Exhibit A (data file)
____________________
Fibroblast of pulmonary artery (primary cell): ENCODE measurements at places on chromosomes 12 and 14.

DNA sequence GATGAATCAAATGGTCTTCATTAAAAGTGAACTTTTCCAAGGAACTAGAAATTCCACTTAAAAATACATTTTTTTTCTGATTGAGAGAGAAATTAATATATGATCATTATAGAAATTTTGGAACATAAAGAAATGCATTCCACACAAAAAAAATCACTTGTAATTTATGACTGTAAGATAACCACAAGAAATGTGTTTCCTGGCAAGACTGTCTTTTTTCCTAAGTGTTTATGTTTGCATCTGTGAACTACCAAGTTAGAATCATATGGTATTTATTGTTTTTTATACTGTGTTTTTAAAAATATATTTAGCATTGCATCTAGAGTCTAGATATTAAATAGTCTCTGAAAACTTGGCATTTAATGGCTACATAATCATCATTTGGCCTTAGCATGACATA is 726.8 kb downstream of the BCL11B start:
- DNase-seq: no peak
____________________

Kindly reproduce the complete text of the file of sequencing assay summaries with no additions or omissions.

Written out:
Fibroblast of pulmonary artery (primary cell): ENCODE measurements at places on chromosomes 12 and 14.

DNA sequence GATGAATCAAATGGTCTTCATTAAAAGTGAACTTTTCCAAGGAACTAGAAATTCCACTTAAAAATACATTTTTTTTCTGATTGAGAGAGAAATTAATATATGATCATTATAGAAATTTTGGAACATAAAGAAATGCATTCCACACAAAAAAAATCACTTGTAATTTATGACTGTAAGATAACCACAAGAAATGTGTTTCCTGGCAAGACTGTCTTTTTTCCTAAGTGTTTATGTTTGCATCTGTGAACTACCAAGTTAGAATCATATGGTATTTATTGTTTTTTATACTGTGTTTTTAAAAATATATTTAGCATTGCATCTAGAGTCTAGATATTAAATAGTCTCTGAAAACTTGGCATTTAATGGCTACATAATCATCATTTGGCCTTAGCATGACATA is 726.8 kb downstream of the BCL11B start:
- DNase-seq: no peak